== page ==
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Depression screening with patient-targeted feedback in cardiology: DEPSCREEN-INFO randomised clinical trial

Published online by Cambridge University Press:  02 January 2018

Bernd Löwe*
Department of Psychosomatic Medicine and Psychotherapy, University Medical Centre Hamburg-Eppendorf and Schön Klinik Hamburg Eilbek, Hamburg
Stefan Blankenberg
University Heart Centre, University Medical Centre Hamburg-Eppendorf, Hamburg
Karl Wegscheider
Department of Biostatistics and Epidemiology, University Medical Centre Hamburg-Eppendorf, Hamburg
Hans-Helmut König
Department of Health Economics and Health Services Research, University Medical Centre Hamburg-Eppendorf, Hamburg
Dirk Walter
Cardiologicum Hamburg, Hamburg
Alexandra M. Murray
Department of Psychosomatic Medicine and Psychotherapy, University Medical Centre Hamburg-Eppendorf and Schön Klinik Hamburg Eilbek, Hamburg, Germany
Benjamin Gierk
Department of Psychosomatic Medicine and Psychotherapy, University Medical Centre Hamburg-Eppendorf and Schön Klinik Hamburg Eilbek, Hamburg, Germany
Sebastian Kohlmann
Department of Psychosomatic Medicine and Psychotherapy, University Medical Centre Hamburg-Eppendorf and Schön Klinik Hamburg Eilbek, Hamburg, Germany
Bernd Löwe, MD, Department of Psychosomatic Medicine and Psychotherapy, University Medical Centre Hamburg-Eppendorf. Martinistrasse 52, 20246 Hamburg, Germany. Email:
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International guidelines advocate depression screening in patients with coronary heart disease (CHD) and other chronic illnesses, but evidence is lacking.


To test the differential efficacy of written patient-targeted feedback v. no written patient feedback after depression screening.


Patients with CHD or hypertension from three cardiology settings were randomised and screened for depression ( Identifier: NCT01879111). Compared with the control group, where only cardiologists received written feedback, in the intervention group both cardiologists and patients received written feedback regarding depression status. Depression severity was measured 1 month (primary outcome) and 6 months after screening.


The control group (n = 220) and the patient-feedback group (n = 155) did not differ in depression severity 1 month after screening. Six months after screening, the patient-feedback group showed significantly greater improvements in depression severity and was twice as likely to seek information about depression compared with the control group.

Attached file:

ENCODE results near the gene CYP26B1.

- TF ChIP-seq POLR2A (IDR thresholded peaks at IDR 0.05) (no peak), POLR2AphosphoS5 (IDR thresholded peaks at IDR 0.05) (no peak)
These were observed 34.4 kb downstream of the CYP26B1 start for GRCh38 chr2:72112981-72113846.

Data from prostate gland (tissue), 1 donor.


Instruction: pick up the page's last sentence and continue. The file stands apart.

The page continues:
Patient-targeted feedback in addition to screening has a significant but small effect on depression severity after 6 months and may encourage patients to take an active role in the self-management of depression.

Copyright © The Royal College of Psychiatrists 2017 

The 2010 Global Burden of Disease Study names coronary heart disease (CHD) as the condition with the most years of life lost and major depressive disorder as ranked second in terms of years lived with disability. Reference Murray and Lopez1 In 2008, the American Heart Association (AHA) Science Advisory recommended routine depression screening for all patients with CHD, Reference Lichtman, Bigger, Blumenthal, Frasure-Smith, Kaufmann and Lesperance2 which sparked heated debate. In 2009, the National Institute for Health and Care Excellence (NICE) clinical guideline 91 suggested systematic case identification for depression in patients with chronic illnesses. 3 In primary care, the guidelines in different countries are very heterogeneous, ranging from recommending not to screen at all to screening all patients for depression. 4Reference Härter, Klesse, Bermejo, Schneider and Berger6 Finally, in 2016, the US Preventive Services Task Force (USPSTF) recommended screening for depression in the general adult population, including pregnant and postpartum women. Reference Siu, Bibbins-Domingo, Grossman, Baumann, Davidson and Ebell7 Advocates of routine depression screening argue that depression is an independent major risk factor for adverse cardiovascular outcomes and poor quality of life, that routine screening can be conducted at low cost and that effective treatment for depression is readily available. Reference Lichtman, Bigger, Blumenthal, Frasure-Smith, Kaufmann and Lesperance2,Reference Whooley8 However, critics of the AHA Science Advisory assert that routine depression screening in patients with CHD is not supported empirically. Reference Thombs, de Jonge, Coyne, Whooley, Frasure-Smith and Mitchell9,Reference Thombs, Roseman, Coyne, de Jonge, Delisle and Arthurs10 Thus, randomised controlled trials (RCTs) that evaluate the potential clinical efficacy of depression screening have been named a research priority. Reference Thombs, Roseman, Coyne, de Jonge, Delisle and Arthurs10,Reference Lichtman, Froelicher, Blumenthal, Carney, Doering and Frasure-Smith11 Furthermore, if screening of patients with CHD is recommended, the optimal strategy must be found.